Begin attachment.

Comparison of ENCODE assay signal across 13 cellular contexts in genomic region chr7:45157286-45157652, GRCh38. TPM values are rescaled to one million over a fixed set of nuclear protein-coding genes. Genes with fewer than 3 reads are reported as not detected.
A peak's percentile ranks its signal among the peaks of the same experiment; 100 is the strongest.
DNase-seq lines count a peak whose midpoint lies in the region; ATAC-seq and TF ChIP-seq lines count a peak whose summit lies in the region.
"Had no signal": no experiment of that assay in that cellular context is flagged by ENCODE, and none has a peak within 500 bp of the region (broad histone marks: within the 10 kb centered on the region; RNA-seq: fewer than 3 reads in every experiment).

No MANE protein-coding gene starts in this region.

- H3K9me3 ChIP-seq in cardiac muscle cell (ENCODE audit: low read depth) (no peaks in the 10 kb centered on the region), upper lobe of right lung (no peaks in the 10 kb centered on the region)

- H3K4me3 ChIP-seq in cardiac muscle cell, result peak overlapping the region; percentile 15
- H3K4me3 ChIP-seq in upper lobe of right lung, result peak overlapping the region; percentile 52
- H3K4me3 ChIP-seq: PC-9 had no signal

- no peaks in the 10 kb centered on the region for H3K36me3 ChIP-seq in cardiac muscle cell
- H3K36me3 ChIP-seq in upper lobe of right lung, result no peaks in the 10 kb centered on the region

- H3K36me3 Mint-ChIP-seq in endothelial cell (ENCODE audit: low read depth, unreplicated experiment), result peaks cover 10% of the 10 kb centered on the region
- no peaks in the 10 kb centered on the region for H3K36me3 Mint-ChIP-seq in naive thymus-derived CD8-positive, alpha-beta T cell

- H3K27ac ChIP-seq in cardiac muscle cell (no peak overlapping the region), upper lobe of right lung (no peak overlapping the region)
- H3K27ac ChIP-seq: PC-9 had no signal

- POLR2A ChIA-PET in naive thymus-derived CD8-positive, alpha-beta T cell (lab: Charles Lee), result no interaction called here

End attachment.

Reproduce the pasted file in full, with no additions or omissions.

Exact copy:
Comparison of ENCODE assay signal across 13 cellular contexts in genomic region chr7:45157286-45157652, GRCh38. TPM values are rescaled to one million over a fixed set of nuclear protein-coding genes. Genes with fewer than 3 reads are reported as not detected.
A peak's percentile ranks its signal among the peaks of the same experiment; 100 is the strongest.
DNase-seq lines count a peak whose midpoint lies in the region; ATAC-seq and TF ChIP-seq lines count a peak whose summit lies in the region.
"Had no signal": no experiment of that assay in that cellular context is flagged by ENCODE, and none has a peak within 500 bp of the region (broad histone marks: within the 10 kb centered on the region; RNA-seq: fewer than 3 reads in every experiment).

No MANE protein-coding gene starts in this region.

- H3K9me3 ChIP-seq in cardiac muscle cell (ENCODE audit: low read depth) (no peaks in the 10 kb centered on the region), upper lobe of right lung (no peaks in the 10 kb centered on the region)

- H3K4me3 ChIP-seq in cardiac muscle cell, result peak overlapping the region; percentile 15
- H3K4me3 ChIP-seq in upper lobe of right lung, result peak overlapping the region; percentile 52
- H3K4me3 ChIP-seq: PC-9 had no signal

- no peaks in the 10 kb centered on the region for H3K36me3 ChIP-seq in cardiac muscle cell
- H3K36me3 ChIP-seq in upper lobe of right lung, result no peaks in the 10 kb centered on the region

- H3K36me3 Mint-ChIP-seq in endothelial cell (ENCODE audit: low read depth, unreplicated experiment), result peaks cover 10% of the 10 kb centered on the region
- no peaks in the 10 kb centered on the region for H3K36me3 Mint-ChIP-seq in naive thymus-derived CD8-positive, alpha-beta T cell

- H3K27ac ChIP-seq in cardiac muscle cell (no peak overlapping the region), upper lobe of right lung (no peak overlapping the region)
- H3K27ac ChIP-seq: PC-9 had no signal

- POLR2A ChIA-PET in naive thymus-derived CD8-positive, alpha-beta T cell (lab: Charles Lee), result no interaction called here